Fall is fleeting up here at 9300′.
It blows in overnight, flexing its artistic vein as it paints the hillsides in shades of gold and red and fiery orange.
It drops gilded carpets of Aspen leaves on forest paths as though laying down a golden carpet fit for mountain royalty.
I like to pretend that I myself, am the aforementioned royal visitor. I stroll between seasons on a long Aspen leaf lined carpet into my kingdom of statuesque trees, waving to my Mountain sentinels as I go.
I wrap myself in Mother Nature’s earthy perfume and memorize the tune bellowed from deep within the woods–the hum of the bees, the whisper of the wind, the trickle of water, and the cracking of wood as my woodland neighbors wander invisibly among the swaying trees.
It had to have been one or two in the morning, but I lay wide awake in the tent; alert enough that it felt as if day were about to break.
The night air had dropped to the low 30s and frost covered the rain fly creating little ice crystals that glittered and danced under the full moon.
I lay there, nestled deep within the downy depths of my sleeping bag with only my nose and cheeks exposed to the cool mountain air, and I listened.
Our campsite, sheltered in the midst of stoic Lodgepole pine trees on the banks of a high alpine lake, was high enough up a long, boulder filled, dirt road that traffic noises were obsolete. The night was windless and the air was still and cold, chilly enough that the atmosphere around the tent seemed to be frozen in time.
I listened and I listened. I and realized that for the first time in as long as I could remember, there was nothing outside of my own thoughts and my own slow breaths to listen to.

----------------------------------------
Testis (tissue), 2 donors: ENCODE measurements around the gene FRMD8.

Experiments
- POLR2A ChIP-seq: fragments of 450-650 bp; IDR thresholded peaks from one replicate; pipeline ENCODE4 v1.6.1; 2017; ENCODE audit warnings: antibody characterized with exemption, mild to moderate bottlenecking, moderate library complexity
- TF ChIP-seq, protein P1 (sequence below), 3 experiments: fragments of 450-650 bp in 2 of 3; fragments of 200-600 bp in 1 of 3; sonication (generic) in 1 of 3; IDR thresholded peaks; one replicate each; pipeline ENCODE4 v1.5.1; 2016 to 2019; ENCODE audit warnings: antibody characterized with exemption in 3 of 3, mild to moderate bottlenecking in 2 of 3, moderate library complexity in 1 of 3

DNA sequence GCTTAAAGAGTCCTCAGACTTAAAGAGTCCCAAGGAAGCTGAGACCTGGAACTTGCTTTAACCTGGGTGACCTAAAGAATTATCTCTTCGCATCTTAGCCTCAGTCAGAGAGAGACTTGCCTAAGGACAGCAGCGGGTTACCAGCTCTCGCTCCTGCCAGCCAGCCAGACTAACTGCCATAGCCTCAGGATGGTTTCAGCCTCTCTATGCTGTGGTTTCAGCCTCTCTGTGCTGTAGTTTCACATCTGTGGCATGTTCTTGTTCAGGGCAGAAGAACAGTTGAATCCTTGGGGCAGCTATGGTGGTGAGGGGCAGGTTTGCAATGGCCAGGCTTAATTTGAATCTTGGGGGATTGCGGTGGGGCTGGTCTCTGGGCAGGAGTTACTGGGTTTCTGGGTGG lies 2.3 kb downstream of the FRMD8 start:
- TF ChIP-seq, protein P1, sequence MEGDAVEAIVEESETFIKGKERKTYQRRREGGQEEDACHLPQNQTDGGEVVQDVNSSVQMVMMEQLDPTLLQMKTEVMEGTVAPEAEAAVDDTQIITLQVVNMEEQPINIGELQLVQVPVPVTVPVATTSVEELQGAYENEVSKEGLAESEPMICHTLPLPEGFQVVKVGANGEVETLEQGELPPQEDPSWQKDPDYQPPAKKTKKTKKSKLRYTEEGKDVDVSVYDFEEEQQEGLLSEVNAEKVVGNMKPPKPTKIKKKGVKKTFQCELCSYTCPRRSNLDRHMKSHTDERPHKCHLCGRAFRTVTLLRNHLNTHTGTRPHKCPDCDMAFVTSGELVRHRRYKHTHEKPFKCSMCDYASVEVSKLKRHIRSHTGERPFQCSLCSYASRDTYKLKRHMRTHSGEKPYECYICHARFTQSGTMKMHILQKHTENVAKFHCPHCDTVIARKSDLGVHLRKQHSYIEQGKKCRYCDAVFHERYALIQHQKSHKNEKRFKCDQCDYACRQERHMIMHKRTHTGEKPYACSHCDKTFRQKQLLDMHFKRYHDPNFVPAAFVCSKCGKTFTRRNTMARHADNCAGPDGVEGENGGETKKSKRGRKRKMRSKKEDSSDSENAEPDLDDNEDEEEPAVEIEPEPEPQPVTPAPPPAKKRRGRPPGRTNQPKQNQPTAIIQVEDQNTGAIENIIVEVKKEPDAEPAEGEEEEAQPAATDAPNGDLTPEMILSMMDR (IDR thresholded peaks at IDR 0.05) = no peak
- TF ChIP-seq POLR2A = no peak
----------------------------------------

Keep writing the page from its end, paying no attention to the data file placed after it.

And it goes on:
It seemed darker than usual this morning when the tinny song of my shrill alarm announced the start of the day. Even Mayhem hadn’t stirred from her cozy slumber, tucked into her kennel among layers of fleece and down.
I lugged myself out of bed and roused May while layering up, anticipating the frigid temperatures that punctuate Fall mornings in the High Country. We had yet to wake up to snow, but most mornings we found that our windshields had been decorated by a diligent Jack Frost, dancing his way over the cold, hard glass.
As we made our way downstairs, I glanced out the window and noticed fat, white flakes drifting down from the heavens, settling nicely into the crevices between the pine needles of the Lodgepoles that line our yard. Layering our deck in what looked like inches of cold, soft, cotton fluff.
It’s funny, how quiet the world gets when it snows.
It’s as if every breeze, every bit of trickling water, all of the traffic noises, and life’s silly little worries hush and settle in under thick blankets to watch the flakes fall, creating contrasts between warm and cold and black and white.
“my heart is tuned to the quietness that the stillness of nature inspires.” –Hazrat Inayat Khan
At least I know where to find my chariot.